MusicRecord Reviews

Iceage: You’re Nothing


Iceage’s lead singer Elias Bender Rønnenfelt sings “We’re running out of time” on “Awake,” the second-to-last song on the Danish band’s second album, You’re Nothing. I’m pretty sure he’s singing about some kind of self-imposed half-hour cap. Like the band’s first record, 2011’s impeccable New Brigade, You’re Nothing wraps up within 30 minutes. Despite its glacial name, this band is in a hell of a hurry, spitting out furious chunks of surly post-punk like a younger, angrier, Scandinavian Wire.

You’re Nothing is of a piece with New Brigade, a 12-song strategic strike of guitars and raspy vocals dripping with condescension. The band’s spreading out and experimenting with space a bit more than before, though. Songs are often slightly longer, boasting marginally more complex arrangements (instead of blitzing through an idea in 90 seconds, a song occasionally stews on it for two, sometimes even three minutes at a time). The lyrics are in English, but between the speed and Rønnenfelt’s deep rumble of a voice (think Birthday Party-era Nick Cave) it’s hard to make out more than a few phrases per song. The intensity is thrilling, though, and both the vocals and the music find melodies amid the din. To further that Wire comparison, You’re Nothing is the more confident and accomplished Chairs Missing to New Brigade’s reckless Pink Flag.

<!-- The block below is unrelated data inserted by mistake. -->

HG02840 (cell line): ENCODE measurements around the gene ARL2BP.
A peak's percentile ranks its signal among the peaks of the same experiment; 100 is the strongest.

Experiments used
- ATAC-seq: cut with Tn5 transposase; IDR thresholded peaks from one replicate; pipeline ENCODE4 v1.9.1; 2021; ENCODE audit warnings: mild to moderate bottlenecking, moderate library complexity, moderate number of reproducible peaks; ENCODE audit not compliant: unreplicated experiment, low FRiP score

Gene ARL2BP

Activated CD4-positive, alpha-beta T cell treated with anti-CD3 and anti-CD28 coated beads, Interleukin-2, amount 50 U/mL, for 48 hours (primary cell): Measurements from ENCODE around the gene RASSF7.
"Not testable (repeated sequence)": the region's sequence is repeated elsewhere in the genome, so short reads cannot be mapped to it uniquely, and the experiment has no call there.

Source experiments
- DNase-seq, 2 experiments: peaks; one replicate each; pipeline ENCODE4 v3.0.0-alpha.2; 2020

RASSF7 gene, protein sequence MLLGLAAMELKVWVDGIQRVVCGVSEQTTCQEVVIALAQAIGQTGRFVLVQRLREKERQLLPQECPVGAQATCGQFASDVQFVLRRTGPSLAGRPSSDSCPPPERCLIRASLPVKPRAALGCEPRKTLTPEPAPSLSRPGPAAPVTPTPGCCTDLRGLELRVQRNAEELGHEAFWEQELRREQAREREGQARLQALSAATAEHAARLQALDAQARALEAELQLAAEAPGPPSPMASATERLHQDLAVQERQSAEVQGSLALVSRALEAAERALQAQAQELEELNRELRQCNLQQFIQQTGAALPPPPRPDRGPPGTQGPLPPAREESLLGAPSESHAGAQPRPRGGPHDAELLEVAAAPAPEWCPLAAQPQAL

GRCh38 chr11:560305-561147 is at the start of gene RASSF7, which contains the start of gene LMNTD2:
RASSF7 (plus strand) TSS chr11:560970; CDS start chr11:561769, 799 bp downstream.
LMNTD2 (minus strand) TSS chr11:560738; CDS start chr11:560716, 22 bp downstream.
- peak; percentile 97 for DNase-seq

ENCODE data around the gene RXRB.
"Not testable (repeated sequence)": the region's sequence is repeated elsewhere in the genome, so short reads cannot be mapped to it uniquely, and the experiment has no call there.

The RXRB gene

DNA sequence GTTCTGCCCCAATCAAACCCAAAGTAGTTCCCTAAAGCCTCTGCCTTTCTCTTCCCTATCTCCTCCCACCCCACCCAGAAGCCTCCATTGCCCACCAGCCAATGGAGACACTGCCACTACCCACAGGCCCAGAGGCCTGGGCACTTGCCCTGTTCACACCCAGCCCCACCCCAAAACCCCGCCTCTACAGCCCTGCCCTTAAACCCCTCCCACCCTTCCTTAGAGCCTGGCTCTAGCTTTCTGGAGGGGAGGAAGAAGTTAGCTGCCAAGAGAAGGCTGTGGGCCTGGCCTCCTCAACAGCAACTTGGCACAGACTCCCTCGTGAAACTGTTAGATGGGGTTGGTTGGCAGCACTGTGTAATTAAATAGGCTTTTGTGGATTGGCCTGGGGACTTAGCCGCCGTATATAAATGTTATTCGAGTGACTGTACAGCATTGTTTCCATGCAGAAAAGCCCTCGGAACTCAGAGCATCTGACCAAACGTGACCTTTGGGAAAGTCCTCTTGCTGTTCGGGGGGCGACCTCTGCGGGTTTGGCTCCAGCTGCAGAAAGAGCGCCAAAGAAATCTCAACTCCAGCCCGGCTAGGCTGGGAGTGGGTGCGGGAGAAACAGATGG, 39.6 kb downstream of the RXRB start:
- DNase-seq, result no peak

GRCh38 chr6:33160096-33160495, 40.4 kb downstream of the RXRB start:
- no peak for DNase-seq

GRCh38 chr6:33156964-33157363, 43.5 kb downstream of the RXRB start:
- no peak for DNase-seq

On the surface many would consider You’re Nothing to be youthful and rebellious, with its noisy guitars, breakneck bass, hyperactive drums and indignant vocals. It’s not the kind of punk or indie rock that lends itself well to TV commercials. But this is basically ancient territory by now; this record could’ve existed 35 years ago. Somehow it’s timeless, totally of its moment, and yet completely anachronistic at the same time. It’s a group of early twentysomethings making angry music that probably sounds nostalgic to a certain subset of 50-year-olds. This is 21st century rock and roll.